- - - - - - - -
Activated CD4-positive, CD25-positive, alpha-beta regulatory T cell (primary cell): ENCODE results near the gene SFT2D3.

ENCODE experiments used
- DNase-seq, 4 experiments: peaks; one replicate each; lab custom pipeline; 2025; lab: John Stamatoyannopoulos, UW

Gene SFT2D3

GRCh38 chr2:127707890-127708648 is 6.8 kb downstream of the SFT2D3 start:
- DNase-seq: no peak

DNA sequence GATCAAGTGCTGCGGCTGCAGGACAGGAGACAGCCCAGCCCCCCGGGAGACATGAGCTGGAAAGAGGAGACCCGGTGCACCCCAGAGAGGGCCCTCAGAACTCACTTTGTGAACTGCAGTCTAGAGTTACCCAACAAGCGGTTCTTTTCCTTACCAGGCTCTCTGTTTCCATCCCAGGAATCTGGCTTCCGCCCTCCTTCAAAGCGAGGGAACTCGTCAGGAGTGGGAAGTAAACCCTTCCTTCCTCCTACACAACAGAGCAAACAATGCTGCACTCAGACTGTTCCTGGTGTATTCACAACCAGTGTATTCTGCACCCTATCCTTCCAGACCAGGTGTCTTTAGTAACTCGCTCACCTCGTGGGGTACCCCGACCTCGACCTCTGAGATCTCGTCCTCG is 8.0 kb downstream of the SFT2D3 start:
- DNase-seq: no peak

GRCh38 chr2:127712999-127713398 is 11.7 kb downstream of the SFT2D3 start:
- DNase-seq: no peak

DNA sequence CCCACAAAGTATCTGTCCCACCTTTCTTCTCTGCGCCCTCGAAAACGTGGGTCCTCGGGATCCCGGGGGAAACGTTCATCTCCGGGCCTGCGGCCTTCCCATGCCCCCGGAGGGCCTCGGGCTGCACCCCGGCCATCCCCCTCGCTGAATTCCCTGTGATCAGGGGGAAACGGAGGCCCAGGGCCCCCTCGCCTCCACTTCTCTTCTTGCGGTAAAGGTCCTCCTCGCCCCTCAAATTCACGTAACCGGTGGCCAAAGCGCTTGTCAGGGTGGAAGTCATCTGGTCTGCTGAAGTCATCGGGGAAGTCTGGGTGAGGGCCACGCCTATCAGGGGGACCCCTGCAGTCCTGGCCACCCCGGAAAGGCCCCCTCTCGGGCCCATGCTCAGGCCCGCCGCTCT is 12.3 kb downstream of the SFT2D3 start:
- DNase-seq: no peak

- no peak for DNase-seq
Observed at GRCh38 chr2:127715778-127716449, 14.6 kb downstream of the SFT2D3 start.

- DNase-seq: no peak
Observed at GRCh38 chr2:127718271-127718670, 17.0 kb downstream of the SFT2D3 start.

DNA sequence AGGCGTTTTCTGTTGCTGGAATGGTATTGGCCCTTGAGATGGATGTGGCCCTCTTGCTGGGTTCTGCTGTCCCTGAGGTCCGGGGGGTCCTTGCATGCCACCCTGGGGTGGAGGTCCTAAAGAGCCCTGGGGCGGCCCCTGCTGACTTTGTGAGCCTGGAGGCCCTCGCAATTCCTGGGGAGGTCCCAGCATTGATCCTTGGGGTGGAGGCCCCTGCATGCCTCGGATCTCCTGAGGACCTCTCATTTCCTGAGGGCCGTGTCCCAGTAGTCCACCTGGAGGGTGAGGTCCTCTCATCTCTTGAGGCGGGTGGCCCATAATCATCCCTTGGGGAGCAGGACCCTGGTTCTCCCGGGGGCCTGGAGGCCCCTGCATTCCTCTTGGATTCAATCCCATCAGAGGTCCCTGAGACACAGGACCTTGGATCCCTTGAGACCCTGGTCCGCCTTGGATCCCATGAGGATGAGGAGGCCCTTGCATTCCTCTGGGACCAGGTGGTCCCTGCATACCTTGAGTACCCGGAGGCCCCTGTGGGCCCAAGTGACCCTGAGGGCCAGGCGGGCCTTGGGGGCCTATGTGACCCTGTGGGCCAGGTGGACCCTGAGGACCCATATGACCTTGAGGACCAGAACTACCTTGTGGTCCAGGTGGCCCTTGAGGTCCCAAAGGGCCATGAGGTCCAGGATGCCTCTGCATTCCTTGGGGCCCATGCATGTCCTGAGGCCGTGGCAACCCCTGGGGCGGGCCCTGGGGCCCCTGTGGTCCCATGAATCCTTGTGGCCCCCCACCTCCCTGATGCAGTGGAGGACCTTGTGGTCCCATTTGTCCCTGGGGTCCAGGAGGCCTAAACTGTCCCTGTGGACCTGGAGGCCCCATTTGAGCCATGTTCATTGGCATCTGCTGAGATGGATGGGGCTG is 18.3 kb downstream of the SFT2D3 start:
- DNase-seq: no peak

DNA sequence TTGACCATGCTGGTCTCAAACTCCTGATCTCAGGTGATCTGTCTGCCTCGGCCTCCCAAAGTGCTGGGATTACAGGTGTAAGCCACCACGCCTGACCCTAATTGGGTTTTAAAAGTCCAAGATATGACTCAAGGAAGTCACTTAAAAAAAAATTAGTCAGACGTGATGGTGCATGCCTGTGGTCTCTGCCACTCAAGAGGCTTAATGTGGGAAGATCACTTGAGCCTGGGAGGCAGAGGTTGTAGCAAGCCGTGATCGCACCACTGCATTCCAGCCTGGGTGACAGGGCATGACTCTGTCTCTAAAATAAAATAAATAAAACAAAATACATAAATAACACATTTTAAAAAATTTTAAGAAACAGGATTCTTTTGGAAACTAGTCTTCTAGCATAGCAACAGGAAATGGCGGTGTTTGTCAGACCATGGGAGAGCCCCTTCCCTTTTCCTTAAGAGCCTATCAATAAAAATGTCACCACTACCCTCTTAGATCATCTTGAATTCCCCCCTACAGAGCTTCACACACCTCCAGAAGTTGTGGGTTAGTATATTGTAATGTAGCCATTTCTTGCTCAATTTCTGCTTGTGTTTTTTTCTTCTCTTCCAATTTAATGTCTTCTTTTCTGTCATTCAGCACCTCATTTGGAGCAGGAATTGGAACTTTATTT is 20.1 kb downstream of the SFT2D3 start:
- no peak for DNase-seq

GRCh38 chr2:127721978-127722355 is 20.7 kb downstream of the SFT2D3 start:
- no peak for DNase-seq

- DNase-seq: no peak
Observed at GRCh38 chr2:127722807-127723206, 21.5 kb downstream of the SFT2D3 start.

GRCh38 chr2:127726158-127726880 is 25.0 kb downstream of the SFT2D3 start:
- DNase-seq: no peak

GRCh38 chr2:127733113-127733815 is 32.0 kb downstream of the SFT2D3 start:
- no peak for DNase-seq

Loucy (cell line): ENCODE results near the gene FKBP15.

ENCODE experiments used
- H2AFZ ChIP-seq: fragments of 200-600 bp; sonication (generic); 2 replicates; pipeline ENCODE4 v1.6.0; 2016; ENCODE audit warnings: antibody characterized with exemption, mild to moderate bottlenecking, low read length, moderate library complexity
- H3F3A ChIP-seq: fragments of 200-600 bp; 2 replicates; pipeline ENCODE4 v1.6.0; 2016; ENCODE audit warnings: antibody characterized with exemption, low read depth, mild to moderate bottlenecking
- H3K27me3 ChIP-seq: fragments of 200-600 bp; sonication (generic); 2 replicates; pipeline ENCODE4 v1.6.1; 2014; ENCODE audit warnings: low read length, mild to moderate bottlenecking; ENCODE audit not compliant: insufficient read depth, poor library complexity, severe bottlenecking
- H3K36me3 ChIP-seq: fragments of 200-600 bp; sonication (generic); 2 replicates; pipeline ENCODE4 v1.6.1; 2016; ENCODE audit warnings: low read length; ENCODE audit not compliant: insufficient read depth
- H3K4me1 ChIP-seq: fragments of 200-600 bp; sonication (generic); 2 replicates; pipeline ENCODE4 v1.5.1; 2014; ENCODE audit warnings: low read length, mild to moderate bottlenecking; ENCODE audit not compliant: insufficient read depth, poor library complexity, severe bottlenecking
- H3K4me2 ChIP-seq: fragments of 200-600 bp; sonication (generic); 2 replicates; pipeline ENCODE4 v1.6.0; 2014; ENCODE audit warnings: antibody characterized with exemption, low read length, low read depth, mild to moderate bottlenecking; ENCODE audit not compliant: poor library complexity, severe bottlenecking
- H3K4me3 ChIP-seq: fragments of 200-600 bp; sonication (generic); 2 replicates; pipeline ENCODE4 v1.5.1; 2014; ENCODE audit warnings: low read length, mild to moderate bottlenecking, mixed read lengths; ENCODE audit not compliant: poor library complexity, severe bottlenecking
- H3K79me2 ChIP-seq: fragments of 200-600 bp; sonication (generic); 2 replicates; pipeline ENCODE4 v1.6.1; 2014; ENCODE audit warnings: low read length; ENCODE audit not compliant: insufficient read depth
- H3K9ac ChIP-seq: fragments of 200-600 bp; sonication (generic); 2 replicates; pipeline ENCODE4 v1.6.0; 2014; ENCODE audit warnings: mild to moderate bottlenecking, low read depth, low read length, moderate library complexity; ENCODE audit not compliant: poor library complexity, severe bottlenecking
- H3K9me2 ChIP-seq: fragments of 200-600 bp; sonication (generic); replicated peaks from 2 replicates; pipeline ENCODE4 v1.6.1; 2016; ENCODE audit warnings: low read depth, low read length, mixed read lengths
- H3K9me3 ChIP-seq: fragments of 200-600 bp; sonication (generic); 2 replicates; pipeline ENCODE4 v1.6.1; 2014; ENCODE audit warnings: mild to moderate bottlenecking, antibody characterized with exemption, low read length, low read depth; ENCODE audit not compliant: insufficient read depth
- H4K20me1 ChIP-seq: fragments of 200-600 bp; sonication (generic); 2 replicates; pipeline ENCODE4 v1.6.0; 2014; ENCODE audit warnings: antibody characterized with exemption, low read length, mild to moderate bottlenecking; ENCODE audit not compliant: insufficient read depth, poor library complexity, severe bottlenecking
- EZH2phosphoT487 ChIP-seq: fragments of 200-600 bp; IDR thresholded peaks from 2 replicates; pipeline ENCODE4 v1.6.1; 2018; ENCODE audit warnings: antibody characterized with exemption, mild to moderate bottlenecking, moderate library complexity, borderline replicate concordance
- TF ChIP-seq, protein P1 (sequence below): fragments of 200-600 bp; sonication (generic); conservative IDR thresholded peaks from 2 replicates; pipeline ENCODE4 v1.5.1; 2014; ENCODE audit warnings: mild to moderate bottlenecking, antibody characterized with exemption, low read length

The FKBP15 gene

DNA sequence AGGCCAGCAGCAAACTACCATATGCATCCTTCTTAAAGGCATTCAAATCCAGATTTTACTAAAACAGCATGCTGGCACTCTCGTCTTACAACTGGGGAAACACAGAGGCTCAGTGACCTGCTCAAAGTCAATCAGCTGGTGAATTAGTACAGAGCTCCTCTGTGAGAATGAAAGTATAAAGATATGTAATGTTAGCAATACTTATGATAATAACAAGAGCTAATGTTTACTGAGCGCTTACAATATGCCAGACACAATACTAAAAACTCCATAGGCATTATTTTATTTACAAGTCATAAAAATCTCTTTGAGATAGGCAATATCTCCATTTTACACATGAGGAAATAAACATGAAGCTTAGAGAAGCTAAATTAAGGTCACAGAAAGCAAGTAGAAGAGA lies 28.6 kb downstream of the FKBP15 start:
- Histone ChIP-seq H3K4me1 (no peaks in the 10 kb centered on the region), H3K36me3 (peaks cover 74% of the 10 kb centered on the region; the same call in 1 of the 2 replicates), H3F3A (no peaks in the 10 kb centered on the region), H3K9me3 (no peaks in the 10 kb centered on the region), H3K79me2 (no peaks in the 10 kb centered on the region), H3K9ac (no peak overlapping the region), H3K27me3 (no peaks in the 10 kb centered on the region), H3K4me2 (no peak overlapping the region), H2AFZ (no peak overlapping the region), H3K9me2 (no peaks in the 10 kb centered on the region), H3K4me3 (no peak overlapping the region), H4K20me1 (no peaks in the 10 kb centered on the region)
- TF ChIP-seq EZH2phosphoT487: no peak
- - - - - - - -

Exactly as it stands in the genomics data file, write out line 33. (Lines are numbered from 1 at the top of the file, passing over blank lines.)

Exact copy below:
- H3K27me3 ChIP-seq: fragments of 200-600 bp; sonication (generic); 2 replicates; pipeline ENCODE4 v1.6.1; 2014; ENCODE audit warnings: low read length, mild to moderate bottlenecking; ENCODE audit not compliant: insufficient read depth, poor library complexity, severe bottlenecking